Indeed, despite large-scale legislative accomplishments like the stimulus package, health care overhaul, and financial regulation reform, Democrats have seen their brand tarnished by continued economic woes, an increasingly unpopular operation in Afghanistan, and a thicket of domestic issues caught in partisan crossfire in Congress. Mohini Nambisan, a 19-year-old Nevada voter, told France24.com that these days, “the label of being a ‘Democrat’ is something that youth and politicians, as well, are hesitant to claim”.
Firing up young voters
Meanwhile, youth-oriented organisations like the non-partisan Rock the Vote are trying to re-engage young voters in time for midterms. Interviewed by France24.com, Rock the Vote communications director Maegan Carberry acknowledged that many young voters are disconnected from politics right now. “Unemployment among young people is double that of the general population”, she said. “It's difficult to stay on top of the political atmosphere when you're trying to make ends meet”.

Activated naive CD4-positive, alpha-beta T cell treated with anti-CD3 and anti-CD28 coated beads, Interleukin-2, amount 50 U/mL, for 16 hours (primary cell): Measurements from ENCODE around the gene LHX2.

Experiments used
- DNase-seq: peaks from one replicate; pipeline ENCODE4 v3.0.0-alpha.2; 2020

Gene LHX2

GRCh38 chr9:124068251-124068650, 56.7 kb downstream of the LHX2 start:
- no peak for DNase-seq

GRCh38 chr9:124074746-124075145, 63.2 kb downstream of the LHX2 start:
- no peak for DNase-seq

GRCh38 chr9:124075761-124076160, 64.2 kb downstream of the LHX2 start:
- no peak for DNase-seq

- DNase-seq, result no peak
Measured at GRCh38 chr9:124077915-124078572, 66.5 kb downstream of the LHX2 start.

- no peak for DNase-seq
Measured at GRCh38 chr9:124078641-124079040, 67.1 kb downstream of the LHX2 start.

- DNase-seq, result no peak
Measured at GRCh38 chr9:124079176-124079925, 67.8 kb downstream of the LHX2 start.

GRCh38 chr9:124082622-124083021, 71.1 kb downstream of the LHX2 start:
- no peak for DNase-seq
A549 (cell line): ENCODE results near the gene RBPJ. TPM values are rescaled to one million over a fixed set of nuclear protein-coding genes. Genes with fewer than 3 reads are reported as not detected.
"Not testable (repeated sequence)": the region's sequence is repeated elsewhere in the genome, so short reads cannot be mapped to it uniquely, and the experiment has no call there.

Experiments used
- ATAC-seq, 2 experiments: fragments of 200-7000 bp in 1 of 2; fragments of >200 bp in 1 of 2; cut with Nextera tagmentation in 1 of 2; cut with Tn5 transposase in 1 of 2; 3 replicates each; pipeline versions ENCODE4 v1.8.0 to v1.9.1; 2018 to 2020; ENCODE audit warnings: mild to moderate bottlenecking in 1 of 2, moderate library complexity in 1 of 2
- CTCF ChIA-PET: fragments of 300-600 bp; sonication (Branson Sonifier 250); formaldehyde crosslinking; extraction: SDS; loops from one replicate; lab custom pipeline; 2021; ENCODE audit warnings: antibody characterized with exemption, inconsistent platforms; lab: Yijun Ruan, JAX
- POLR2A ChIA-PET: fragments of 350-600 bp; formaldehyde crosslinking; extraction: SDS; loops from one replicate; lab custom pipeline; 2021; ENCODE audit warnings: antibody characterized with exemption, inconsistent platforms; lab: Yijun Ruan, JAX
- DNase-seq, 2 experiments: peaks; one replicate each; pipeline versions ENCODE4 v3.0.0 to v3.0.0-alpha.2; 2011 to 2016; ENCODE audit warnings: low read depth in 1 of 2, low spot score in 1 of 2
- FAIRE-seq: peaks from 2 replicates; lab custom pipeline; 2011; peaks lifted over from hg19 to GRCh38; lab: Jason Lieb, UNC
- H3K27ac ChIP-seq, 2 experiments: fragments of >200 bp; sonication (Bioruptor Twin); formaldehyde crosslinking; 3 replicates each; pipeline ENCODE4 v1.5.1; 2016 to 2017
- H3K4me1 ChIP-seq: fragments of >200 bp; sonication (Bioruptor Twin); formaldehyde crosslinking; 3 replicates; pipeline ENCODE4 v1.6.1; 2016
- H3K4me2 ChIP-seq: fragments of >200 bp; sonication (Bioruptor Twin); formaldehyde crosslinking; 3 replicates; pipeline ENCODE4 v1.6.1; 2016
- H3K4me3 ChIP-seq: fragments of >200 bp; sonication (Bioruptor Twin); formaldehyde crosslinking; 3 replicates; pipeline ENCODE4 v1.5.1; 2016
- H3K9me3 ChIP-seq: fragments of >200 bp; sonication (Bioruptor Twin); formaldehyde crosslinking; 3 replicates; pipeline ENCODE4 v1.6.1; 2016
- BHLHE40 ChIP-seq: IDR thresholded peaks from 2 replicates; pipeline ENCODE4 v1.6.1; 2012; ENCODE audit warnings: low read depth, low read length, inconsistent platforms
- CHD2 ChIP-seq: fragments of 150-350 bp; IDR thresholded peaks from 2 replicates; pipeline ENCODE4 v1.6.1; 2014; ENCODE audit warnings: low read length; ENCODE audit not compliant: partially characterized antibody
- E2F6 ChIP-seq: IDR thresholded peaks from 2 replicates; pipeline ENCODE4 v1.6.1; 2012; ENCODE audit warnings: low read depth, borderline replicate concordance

To combat that reality, Rock the Vote is “running its largest midterm elections campaign in the organisation's 20-year history”, relying on “digital tools, such as email and texting” that proved effective in boosting youth turnout in 2008.
Rallies planned for 10 days before the elections by two popular left-wing TV personalities, Jon Stewart and Stephen Colbert, also seem intended to help fire up young Democratic-leaning voters.
Some young Democrats are aware of the stakes this year, and need no further prodding. Emily Einhorn of Massachusetts said her misgivings about the political climate won’t keep her from the voting booth in November. “Seeing Sarah Palin on TV gives me the motivation I may otherwise lack to get to the polls”, Einhorn said. “Instead of being motivated from the excitement I had in 2008, I’m now terrified of where the country could go, and vote to keep that from happening”.